This is one of the Oregon rides that is expertly covered in Jim Moore’s 75 Classic Rides Oregon (see the “Oregon” section in Rides by Region).

There is very little to say about this simple, perfect ride.  It has no grand vistas, no exhilarating descents, no craggy monoliths—no breath-taking features of any kind.  It’s just 22 miles of lovely, pleasantly meandering, gently rising and falling two-lane road through the faery Western Oregon rain forest, then back.  It follows Quartzville Creek, which for 10 miles of our route is widened by Green Peter Dam into Green Peter Lake.  There is in fact 50 miles of Quartzville Road (or Drive on some maps), which is officially the Quartzville Road Back Country Byway (though I saw no evidence of this along the route), and runs from Sweet Home on Hwy 20 to its dead end at Hwy 22.  I’ve selected the miles I think have the best scenery, but feel free to ride them all.   There are no bad miles on this road.  I have a friend who thinks the miles after my route turns around are the best.

This is one of the easier rides in Bestrides.  The road is rarely flat, but the pitch is often so mellow you can’t be sure if you’re climbing or descending, and it’s never enough to make you break a sweat.  I have no idea where Mapmyride gets that 4300 ft elevation figure, but it’s not on the road, I assure you.  I recorded 2370 ft of gain in 45 miles, which is a stroll.

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McKenzie Pass

Distance: 44 miles out and back
Elevation gain: 4100 ft

(A Best of the Best ride)

This is one of the Oregon rides that is expertly covered in Jim Moore’s 75 Classic Rides Oregon (see the “Oregon” section in Rides by Region).

This ride is the greatest climb and descent in Oregon.  ‘Nuff said.  And in addition, you get class-A Oregon forest and an enormous lava “moonscape” you’ll never forget.

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Siletz Bay to Newport Inland

Distance:  37 miles one way
Elevation gain: 2400 ft 

This ride is expertly covered in Jim Moore’s 75 Classic Rides Oregon (see the “Oregon” section in Rides by Region).

You can ride from Siletz Bay to Newport along the coast, and it’s nice, but it is Hwy 101 (busy), so I prefer this inland route.  It’s never high drama—it’s easy riding through lovely, unpopulated riparian woods and the road contour is utterly charming, constantly weaving and rising and dipping gracefully.  This is what a road ride would be like if Disneyland built one.  In addition to a lot of pretty woods, you get one very small village (Siletz), the outskirts of one mill town (Toledo), a flat ride along a classic Oregon coastal river, the pleasure of watching Newport, your final distination, grow on the horizon, and a final landing in Newport’s Old Wharf district.

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Three Capes Ride

Distance:  38 miles one way
Elevation gain: 2900 ft 

This ride is expertly covered in Jim Moore’s 75 Classic Rides Oregon (see the “Oregon” section in Rides by Region).

The Oregon coast is a legendary destination for touring cyclists, and it’s certainly leaps and bounds better than California’s coast—fewer cars, kinder motorists, far more towns for R and R and refueling, and only slightly less spectacular scenery.  But I’m not nuts about it.  Notice I only have two rides that explore it, and the other (Gold Beach Century) does it as much out of necessity as out of choice.  Perhaps it’s because I did my north coastal riding on the July 4th holiday, and the place was a zoo.  This is the best ride on the Oregon coast and is well worth doing, in large part because here Hwy 101 goes inland and the coastal riding is on smaller secondary roads.  The rewards keep on coming—four charming coastal towns, grand bays, miles of deserted beaches, grand ocean vistas, and one easy but delightful hike.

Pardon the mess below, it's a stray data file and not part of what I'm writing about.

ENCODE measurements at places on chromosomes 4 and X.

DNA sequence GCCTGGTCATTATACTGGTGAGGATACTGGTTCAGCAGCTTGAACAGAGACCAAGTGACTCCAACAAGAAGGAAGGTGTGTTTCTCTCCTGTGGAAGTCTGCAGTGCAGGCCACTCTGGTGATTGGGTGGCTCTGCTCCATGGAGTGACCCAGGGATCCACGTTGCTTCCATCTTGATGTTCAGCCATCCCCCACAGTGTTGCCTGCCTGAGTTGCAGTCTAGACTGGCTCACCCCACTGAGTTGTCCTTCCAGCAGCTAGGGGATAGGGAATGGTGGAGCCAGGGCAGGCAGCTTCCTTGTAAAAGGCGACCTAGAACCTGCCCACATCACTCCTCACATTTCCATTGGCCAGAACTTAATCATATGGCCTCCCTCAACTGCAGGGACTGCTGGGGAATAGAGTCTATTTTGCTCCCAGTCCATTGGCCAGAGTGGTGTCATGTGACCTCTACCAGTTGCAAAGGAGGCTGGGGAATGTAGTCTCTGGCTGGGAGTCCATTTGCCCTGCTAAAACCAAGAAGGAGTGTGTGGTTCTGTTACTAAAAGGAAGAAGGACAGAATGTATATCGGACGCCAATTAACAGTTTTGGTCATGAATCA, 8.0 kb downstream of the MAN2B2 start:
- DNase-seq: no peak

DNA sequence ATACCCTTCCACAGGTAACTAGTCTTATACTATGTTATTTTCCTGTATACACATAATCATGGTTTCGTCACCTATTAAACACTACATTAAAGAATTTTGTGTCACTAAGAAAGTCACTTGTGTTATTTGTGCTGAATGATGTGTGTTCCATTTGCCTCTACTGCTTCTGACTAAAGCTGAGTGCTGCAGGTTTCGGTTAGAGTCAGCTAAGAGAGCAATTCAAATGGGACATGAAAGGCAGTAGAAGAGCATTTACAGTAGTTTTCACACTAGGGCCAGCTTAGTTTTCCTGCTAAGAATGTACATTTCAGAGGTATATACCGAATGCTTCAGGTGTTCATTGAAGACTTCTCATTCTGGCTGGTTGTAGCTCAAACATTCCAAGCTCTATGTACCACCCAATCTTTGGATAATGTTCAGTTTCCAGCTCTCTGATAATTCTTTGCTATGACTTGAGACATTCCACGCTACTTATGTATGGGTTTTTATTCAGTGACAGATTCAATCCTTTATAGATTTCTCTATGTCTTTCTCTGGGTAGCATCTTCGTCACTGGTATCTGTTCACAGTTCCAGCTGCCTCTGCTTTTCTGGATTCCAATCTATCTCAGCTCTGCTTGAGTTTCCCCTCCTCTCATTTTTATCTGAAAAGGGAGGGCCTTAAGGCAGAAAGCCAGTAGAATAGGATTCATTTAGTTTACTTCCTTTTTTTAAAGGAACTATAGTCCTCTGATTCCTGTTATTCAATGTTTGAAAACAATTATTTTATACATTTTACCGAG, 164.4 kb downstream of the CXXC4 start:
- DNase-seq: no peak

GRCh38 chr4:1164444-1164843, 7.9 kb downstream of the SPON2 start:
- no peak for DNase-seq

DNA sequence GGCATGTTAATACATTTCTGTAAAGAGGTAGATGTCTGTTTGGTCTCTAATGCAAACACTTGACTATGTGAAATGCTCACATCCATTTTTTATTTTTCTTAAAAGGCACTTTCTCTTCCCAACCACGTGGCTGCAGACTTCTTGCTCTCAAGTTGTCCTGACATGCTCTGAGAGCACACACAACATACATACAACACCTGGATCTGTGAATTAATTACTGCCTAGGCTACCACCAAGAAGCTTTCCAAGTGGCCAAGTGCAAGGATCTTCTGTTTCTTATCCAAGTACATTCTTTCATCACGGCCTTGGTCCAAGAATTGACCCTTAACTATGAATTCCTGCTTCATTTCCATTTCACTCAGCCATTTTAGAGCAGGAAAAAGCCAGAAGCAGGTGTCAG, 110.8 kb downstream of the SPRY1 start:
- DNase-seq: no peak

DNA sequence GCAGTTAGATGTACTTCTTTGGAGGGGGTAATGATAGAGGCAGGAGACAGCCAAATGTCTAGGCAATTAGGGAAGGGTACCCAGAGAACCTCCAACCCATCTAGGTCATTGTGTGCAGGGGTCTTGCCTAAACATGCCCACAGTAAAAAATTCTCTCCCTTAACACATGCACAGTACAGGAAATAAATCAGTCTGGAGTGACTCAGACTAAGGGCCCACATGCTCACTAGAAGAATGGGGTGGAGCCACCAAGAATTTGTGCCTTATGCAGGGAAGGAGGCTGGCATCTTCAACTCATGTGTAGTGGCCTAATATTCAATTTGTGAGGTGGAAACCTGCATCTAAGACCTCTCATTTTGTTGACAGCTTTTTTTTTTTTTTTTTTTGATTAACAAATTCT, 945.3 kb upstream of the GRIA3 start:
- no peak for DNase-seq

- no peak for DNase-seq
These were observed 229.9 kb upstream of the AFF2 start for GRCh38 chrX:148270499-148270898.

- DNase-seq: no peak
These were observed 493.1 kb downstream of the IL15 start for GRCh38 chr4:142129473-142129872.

A word of warning:  the map and the elevation profile below are accurate as far as they go, but they fail to cover the entire ride—see below for an explanation.

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Vernonia to Astoria

Distance:  66 miles one way
Elevation gain: 3440 ft 

This ride is expertly covered in Jim Moore’s 75 Classic Rides Oregon (see the “Oregon” section in Rides by Region).

For the first 63 miles, this is not a dramatic ride.  It is instead a perfectly pleasant, easy meander through nearly-flat, charming farm country—little wilderness here, few deep, solitary woods.  It’s on a numbered state highway, which is usually a no-no for Bestrides, but it’s a remarkably untrafficked one.  I did this ride on a sort of recovery day, and I found it to be magically mellow.  Rarely have I been so glad to be on a bike.  After 63 miles, the road begins to roll, then enters the city of Astoria, and finally ascends steeply to a dramatic finale at the very summit of the city, the Astoria Column and its stunning vistas of the surrounding land and water.

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Sweet Creek Road

Distance:  22 miles out and back
Elevation gain: 2660 ft 

This ride is expertly covered in Jim Moore’s 75 Classic Rides Oregon (see the “Oregon” section in Rides by Region).

This is the only ride in that isn’t primarily about the riding.  Oh, the riding is fine—pleasant miles along a pretty river followed by a sweet climb through a pretty forest.  But the jewel in the crown is Sweet Creek Trail and its many waterfalls.  So bring walking shoes.